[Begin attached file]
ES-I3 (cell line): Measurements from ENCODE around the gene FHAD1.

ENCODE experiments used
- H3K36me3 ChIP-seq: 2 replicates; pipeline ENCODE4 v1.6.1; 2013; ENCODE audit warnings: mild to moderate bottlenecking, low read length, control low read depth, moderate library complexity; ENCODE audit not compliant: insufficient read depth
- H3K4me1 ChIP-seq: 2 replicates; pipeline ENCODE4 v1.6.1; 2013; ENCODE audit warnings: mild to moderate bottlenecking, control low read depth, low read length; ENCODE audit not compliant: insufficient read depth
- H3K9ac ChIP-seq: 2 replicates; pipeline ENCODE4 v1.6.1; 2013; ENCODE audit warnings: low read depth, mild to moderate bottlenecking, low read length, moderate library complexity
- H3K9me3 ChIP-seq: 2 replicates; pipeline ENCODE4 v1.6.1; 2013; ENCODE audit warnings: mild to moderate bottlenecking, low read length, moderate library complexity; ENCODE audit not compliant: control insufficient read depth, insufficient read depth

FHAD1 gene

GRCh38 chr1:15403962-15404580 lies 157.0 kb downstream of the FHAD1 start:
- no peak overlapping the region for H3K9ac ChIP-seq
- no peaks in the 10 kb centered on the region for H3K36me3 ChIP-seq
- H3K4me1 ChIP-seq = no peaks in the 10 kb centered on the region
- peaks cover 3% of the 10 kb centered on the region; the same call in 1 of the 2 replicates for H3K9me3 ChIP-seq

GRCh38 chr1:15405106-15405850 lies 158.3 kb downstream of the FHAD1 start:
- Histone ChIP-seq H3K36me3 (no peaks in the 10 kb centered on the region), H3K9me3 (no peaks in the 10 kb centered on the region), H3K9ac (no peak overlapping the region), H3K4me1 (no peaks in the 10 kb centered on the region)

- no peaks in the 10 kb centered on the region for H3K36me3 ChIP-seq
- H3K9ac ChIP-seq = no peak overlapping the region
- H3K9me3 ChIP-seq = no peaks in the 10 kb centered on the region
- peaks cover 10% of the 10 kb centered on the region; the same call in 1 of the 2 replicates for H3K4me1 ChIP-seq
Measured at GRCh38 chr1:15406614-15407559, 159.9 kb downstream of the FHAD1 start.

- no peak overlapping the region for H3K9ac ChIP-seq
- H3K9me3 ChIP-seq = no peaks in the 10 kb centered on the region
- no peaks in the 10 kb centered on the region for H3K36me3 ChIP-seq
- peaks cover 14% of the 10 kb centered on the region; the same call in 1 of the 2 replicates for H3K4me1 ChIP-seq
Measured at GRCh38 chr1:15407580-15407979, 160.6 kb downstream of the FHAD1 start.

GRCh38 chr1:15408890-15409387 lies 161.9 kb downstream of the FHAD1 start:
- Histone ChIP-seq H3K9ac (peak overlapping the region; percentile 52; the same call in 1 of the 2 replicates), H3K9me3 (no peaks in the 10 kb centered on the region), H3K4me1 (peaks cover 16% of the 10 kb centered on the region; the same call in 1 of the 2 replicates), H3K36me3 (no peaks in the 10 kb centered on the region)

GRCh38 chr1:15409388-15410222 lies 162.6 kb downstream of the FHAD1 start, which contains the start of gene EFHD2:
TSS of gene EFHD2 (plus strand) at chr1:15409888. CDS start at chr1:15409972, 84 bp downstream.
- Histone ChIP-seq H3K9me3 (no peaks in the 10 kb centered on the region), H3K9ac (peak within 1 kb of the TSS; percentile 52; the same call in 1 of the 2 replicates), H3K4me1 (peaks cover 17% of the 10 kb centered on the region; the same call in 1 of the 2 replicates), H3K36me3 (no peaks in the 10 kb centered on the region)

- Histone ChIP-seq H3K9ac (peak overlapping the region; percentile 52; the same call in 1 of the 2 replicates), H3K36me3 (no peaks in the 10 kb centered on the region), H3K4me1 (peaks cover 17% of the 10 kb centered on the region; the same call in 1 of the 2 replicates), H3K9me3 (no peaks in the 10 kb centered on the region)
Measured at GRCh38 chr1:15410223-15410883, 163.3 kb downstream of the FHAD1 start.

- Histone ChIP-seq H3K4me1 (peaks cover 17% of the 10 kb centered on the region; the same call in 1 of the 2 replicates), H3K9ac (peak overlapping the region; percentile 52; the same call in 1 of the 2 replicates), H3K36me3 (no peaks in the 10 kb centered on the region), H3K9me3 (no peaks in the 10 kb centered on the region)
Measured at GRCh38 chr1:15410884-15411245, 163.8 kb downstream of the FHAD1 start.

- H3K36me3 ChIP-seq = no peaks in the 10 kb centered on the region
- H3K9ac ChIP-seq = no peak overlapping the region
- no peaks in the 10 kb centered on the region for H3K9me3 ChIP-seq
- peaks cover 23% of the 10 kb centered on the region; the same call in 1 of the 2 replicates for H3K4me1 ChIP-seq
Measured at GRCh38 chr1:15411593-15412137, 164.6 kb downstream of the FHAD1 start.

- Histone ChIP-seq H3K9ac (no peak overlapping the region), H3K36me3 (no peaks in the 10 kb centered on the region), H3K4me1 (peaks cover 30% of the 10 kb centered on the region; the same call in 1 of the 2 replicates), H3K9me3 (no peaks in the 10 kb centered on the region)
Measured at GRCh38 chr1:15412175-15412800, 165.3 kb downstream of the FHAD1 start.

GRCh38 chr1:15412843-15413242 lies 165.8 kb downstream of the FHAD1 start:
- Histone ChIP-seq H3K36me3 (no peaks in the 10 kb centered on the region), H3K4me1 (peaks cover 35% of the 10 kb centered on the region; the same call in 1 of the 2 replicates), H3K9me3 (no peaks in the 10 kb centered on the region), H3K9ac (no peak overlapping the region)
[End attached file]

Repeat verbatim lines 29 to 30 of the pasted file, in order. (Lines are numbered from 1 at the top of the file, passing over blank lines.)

- Histone ChIP-seq H3K9me3 (no peaks in the 10 kb centered on the region), H3K9ac (peak within 1 kb of the TSS; percentile 52; the same call in 1 of the 2 replicates), H3K4me1 (peaks cover 17% of the 10 kb centered on the region; the same call in 1 of the 2 replicates), H3K36me3 (no peaks in the 10 kb centered on the region)

- Histone ChIP-seq H3K9ac (peak overlapping the region; percentile 52; the same call in 1 of the 2 replicates), H3K36me3 (no peaks in the 10 kb centered on the region), H3K4me1 (peaks cover 17% of the 10 kb centered on the region; the same call in 1 of the 2 replicates), H3K9me3 (no peaks in the 10 kb centered on the region)